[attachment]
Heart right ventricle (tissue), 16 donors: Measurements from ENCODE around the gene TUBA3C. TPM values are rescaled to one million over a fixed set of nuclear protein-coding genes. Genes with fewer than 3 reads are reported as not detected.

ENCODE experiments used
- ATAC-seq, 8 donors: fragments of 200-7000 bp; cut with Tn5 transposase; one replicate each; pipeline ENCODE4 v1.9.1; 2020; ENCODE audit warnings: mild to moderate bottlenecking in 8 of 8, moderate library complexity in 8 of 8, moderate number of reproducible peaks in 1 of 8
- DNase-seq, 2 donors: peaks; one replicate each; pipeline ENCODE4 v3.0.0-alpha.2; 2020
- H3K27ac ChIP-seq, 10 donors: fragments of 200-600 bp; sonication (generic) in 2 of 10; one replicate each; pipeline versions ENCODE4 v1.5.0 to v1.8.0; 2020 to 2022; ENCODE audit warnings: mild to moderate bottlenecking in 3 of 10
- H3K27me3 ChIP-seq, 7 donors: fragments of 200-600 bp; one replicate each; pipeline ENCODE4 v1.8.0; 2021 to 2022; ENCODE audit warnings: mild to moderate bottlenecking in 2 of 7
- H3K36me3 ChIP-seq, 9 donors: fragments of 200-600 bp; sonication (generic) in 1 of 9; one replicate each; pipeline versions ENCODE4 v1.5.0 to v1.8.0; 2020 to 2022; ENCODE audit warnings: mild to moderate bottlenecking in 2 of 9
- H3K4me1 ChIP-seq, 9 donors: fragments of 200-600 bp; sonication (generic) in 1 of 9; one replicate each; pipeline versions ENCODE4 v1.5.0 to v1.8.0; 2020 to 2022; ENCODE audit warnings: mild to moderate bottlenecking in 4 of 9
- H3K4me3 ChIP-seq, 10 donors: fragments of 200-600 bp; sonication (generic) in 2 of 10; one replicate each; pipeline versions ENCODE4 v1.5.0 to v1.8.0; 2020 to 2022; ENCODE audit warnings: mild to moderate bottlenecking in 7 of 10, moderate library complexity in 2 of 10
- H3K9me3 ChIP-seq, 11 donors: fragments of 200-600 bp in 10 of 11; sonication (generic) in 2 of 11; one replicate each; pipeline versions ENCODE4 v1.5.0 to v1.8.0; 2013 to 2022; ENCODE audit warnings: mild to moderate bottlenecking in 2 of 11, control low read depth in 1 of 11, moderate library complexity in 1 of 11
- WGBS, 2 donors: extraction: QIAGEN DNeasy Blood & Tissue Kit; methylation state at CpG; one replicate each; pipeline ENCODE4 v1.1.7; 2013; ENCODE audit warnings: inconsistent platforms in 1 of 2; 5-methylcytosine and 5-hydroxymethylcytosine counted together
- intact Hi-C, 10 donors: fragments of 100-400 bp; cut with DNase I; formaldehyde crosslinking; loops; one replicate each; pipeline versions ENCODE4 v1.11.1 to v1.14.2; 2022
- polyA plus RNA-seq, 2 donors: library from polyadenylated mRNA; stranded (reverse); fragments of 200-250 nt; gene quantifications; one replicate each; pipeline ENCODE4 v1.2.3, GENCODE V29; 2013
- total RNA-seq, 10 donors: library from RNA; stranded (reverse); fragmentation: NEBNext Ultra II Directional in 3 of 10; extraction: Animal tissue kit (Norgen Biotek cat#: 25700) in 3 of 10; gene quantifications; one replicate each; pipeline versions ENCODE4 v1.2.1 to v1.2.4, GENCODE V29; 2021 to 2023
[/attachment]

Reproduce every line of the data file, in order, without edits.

Heart right ventricle (tissue), 16 donors: Measurements from ENCODE around the gene TUBA3C. TPM values are rescaled to one million over a fixed set of nuclear protein-coding genes. Genes with fewer than 3 reads are reported as not detected.

ENCODE experiments used
- ATAC-seq, 8 donors: fragments of 200-7000 bp; cut with Tn5 transposase; one replicate each; pipeline ENCODE4 v1.9.1; 2020; ENCODE audit warnings: mild to moderate bottlenecking in 8 of 8, moderate library complexity in 8 of 8, moderate number of reproducible peaks in 1 of 8
- DNase-seq, 2 donors: peaks; one replicate each; pipeline ENCODE4 v3.0.0-alpha.2; 2020
- H3K27ac ChIP-seq, 10 donors: fragments of 200-600 bp; sonication (generic) in 2 of 10; one replicate each; pipeline versions ENCODE4 v1.5.0 to v1.8.0; 2020 to 2022; ENCODE audit warnings: mild to moderate bottlenecking in 3 of 10
- H3K27me3 ChIP-seq, 7 donors: fragments of 200-600 bp; one replicate each; pipeline ENCODE4 v1.8.0; 2021 to 2022; ENCODE audit warnings: mild to moderate bottlenecking in 2 of 7
- H3K36me3 ChIP-seq, 9 donors: fragments of 200-600 bp; sonication (generic) in 1 of 9; one replicate each; pipeline versions ENCODE4 v1.5.0 to v1.8.0; 2020 to 2022; ENCODE audit warnings: mild to moderate bottlenecking in 2 of 9
- H3K4me1 ChIP-seq, 9 donors: fragments of 200-600 bp; sonication (generic) in 1 of 9; one replicate each; pipeline versions ENCODE4 v1.5.0 to v1.8.0; 2020 to 2022; ENCODE audit warnings: mild to moderate bottlenecking in 4 of 9
- H3K4me3 ChIP-seq, 10 donors: fragments of 200-600 bp; sonication (generic) in 2 of 10; one replicate each; pipeline versions ENCODE4 v1.5.0 to v1.8.0; 2020 to 2022; ENCODE audit warnings: mild to moderate bottlenecking in 7 of 10, moderate library complexity in 2 of 10
- H3K9me3 ChIP-seq, 11 donors: fragments of 200-600 bp in 10 of 11; sonication (generic) in 2 of 11; one replicate each; pipeline versions ENCODE4 v1.5.0 to v1.8.0; 2013 to 2022; ENCODE audit warnings: mild to moderate bottlenecking in 2 of 11, control low read depth in 1 of 11, moderate library complexity in 1 of 11
- WGBS, 2 donors: extraction: QIAGEN DNeasy Blood & Tissue Kit; methylation state at CpG; one replicate each; pipeline ENCODE4 v1.1.7; 2013; ENCODE audit warnings: inconsistent platforms in 1 of 2; 5-methylcytosine and 5-hydroxymethylcytosine counted together
- intact Hi-C, 10 donors: fragments of 100-400 bp; cut with DNase I; formaldehyde crosslinking; loops; one replicate each; pipeline versions ENCODE4 v1.11.1 to v1.14.2; 2022
- polyA plus RNA-seq, 2 donors: library from polyadenylated mRNA; stranded (reverse); fragments of 200-250 nt; gene quantifications; one replicate each; pipeline ENCODE4 v1.2.3, GENCODE V29; 2013
- total RNA-seq, 10 donors: library from RNA; stranded (reverse); fragmentation: NEBNext Ultra II Directional in 3 of 10; extraction: Animal tissue kit (Norgen Biotek cat#: 25700) in 3 of 10; gene quantifications; one replicate each; pipeline versions ENCODE4 v1.2.1 to v1.2.4, GENCODE V29; 2021 to 2023